Such a powerful role for the constitution is derived from several factors. The origins of the constitution and the circumstances in which it was written is not least of these. With a large majority of the National Assembly favouring a new or revised constitution, the mandate given to the drafters had few formal limitations. However, guidelines were given by Parliament about the nature of the constitution to which the drafters had to adhere. These principles, although fairly typical foundations for a constitution, were significant in establishing, at least theoretically, the source of power in France. The first principle, stating that all power must proceed from a system of direct suffrage, indicated the sovereign status of the people in confirming the legitimacy of the government. The referendum that was required to introduce the new constitution was also a demonstration of how the principles of the constitution gave a guideline for the principles of government in France.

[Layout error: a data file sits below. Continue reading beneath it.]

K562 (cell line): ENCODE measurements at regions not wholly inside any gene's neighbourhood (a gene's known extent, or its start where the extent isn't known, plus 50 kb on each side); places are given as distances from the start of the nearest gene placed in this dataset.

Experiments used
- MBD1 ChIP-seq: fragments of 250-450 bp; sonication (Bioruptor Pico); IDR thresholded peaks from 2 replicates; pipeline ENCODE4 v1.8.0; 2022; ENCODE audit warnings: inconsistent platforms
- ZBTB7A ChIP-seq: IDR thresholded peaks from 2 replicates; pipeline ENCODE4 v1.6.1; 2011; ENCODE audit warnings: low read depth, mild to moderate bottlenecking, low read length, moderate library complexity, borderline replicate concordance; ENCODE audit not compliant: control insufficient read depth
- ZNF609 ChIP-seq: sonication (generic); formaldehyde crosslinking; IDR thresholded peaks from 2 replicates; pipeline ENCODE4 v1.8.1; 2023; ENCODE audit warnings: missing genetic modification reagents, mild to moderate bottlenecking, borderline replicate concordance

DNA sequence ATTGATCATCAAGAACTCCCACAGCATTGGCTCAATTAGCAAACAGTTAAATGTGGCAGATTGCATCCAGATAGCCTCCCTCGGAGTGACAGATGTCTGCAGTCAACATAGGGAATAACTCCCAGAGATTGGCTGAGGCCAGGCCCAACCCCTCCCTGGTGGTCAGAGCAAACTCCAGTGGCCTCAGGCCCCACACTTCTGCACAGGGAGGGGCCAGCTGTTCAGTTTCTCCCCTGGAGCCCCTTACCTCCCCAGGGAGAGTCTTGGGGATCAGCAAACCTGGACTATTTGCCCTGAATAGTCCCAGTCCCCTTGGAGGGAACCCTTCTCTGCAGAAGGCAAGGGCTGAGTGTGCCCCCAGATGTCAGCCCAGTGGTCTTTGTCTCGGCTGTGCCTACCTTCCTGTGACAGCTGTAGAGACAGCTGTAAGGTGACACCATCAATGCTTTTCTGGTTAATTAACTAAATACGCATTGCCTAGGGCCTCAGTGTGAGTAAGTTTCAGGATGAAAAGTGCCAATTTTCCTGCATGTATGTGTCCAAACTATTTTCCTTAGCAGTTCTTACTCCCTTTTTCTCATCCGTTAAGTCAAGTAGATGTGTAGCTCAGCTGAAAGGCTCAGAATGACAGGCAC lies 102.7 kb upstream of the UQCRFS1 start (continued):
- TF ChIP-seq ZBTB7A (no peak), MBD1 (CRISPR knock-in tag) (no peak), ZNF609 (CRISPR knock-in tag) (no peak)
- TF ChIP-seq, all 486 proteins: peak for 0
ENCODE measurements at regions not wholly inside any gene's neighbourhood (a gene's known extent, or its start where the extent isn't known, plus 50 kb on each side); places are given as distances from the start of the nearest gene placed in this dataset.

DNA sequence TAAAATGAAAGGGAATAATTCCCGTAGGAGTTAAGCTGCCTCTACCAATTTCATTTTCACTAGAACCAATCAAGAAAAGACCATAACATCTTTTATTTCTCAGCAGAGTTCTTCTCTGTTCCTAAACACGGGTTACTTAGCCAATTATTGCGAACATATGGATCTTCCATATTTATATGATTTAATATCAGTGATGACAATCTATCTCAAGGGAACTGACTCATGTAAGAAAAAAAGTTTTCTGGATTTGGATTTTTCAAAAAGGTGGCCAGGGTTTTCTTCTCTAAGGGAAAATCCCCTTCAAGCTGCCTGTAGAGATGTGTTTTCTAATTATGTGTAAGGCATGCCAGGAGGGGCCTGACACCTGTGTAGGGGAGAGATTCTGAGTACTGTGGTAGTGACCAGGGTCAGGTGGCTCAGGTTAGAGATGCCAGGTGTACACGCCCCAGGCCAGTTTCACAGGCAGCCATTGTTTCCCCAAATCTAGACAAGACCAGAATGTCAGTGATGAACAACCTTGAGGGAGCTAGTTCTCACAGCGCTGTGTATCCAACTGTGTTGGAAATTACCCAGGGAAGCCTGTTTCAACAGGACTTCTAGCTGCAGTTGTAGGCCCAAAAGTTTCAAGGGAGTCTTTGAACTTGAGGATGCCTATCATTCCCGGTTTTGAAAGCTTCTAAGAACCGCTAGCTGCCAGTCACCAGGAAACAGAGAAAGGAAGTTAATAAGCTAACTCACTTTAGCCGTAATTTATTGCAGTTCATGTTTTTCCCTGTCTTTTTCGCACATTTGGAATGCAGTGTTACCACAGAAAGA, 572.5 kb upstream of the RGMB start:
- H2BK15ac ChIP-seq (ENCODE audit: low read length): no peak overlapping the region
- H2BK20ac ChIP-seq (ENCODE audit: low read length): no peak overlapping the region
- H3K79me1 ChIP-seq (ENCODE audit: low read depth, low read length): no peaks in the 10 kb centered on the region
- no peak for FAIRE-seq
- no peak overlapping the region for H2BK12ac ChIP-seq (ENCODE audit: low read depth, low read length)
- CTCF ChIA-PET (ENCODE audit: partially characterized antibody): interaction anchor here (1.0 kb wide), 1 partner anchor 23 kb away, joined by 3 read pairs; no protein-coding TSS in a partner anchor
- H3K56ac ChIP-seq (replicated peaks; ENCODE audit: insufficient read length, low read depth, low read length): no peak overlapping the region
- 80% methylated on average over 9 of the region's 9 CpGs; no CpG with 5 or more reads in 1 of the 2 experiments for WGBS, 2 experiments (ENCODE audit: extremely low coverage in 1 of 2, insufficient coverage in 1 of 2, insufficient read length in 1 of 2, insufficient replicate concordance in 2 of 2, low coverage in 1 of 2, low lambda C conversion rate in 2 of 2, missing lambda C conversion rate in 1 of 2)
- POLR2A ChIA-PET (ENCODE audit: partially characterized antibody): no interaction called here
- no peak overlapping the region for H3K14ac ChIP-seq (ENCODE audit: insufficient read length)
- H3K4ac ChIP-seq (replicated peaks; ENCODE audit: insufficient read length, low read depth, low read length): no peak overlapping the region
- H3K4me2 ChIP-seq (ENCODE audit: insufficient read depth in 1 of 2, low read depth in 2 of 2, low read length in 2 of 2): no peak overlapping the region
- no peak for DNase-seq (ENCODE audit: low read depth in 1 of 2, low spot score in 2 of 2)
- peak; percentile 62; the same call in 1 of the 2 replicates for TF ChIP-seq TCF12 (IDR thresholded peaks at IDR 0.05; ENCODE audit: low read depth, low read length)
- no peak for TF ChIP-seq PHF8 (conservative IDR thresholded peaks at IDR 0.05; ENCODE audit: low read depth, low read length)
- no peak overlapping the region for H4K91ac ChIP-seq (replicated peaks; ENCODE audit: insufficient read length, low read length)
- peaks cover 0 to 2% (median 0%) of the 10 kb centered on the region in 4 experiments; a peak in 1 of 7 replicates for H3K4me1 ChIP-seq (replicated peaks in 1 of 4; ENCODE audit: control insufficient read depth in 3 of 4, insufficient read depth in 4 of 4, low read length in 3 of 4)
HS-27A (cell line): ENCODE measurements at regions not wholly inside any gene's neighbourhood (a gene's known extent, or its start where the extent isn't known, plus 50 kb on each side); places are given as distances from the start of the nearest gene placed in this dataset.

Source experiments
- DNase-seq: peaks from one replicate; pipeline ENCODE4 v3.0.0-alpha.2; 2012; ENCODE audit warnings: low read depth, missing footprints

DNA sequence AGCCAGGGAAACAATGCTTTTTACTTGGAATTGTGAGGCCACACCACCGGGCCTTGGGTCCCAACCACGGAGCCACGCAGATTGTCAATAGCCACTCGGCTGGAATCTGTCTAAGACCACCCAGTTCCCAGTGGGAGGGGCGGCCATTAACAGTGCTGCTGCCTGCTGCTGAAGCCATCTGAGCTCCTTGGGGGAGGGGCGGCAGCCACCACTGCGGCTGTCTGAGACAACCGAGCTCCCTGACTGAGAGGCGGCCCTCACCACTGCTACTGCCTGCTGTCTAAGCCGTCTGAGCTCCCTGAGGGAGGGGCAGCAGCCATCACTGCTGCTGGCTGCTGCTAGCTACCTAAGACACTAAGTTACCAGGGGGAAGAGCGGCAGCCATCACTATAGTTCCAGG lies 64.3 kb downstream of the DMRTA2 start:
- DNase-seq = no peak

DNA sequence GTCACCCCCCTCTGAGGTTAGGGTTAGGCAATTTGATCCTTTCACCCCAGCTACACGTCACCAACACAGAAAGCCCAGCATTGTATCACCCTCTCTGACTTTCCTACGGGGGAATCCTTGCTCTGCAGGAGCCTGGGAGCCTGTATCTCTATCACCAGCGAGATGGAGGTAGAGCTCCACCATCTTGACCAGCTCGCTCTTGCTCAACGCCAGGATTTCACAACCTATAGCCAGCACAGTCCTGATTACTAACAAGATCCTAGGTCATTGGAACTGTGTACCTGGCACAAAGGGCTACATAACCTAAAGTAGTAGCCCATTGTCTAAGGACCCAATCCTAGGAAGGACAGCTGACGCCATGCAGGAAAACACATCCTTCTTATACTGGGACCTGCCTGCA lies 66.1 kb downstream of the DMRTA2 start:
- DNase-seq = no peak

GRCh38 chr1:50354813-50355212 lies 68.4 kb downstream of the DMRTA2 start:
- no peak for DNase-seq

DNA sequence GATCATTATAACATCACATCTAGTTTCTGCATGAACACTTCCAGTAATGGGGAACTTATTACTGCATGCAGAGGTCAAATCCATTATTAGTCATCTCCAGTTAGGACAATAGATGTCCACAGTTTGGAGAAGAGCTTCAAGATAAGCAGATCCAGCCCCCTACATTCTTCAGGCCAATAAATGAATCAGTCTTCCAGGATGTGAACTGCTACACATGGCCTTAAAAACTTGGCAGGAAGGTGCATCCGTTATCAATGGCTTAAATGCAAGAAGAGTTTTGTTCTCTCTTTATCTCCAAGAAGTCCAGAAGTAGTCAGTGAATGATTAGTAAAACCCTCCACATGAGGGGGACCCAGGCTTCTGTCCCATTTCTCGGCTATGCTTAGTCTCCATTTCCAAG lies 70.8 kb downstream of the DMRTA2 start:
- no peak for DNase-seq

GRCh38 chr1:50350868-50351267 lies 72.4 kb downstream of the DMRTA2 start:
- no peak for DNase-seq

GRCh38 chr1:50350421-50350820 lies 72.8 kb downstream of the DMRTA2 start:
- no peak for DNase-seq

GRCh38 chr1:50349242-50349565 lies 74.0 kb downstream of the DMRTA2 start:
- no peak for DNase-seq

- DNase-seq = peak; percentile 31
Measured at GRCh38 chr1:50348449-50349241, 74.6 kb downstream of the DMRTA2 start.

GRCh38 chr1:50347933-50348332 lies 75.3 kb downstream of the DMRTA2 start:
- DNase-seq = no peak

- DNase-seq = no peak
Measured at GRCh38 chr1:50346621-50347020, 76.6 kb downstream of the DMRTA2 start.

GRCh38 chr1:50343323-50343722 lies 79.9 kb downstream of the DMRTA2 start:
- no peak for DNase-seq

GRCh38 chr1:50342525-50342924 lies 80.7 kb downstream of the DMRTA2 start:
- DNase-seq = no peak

De Gaulle’s involvement as a drafter of the constitution is significant, for he acted as president under the constitution which he had helped to write. We can assume, quite safely I believe, that de Gaulle wrote the constitution with his own preferred style of government in mind. After World War II de Gaulle had been exasperated by the continuing weakness of the position of President, and his resignation as from the position, motivated though it was by an inaccurate belief that he would be recalled to power and given more powers, allows us to see his motives in creating a constitution that would give the office of the President, an office he likely expected to occupy, great powers. With such foresight to his own term of office, the French constitution was thus inevitably written with an grounding inn what de Gaulle saw as the future reality. That is to say, the constitution of the French fifth republic was created with a deliberate intention that it define the new nature of the exercise of power in France. De Gaulle was not writing a constitution with the sole aim of aiding his rise to power, and his emphasis on the powers of the President was balanced by a similar emphasis of a call for a clear separation of legislature, executive and judicial powers, as well as arguments for a bi-cameral legislature. Rather, de Gaulle influenced the constitution so that it would be able to define clearly the source of power, that is, the electorate, and where that power should primarily be focused; with the president. The constitution was left open on many matters of presidential power so that it might adapt to circumstances. This open-ended definition of presidential power was also a result of the extreme speed with which the constitution had been formulated. Even if one disregards the motives for such a definition, the primary importance of this aspect of the constitution is in the fact that it makes it a particularly good guide for gauging the nature of the exercise of power in France.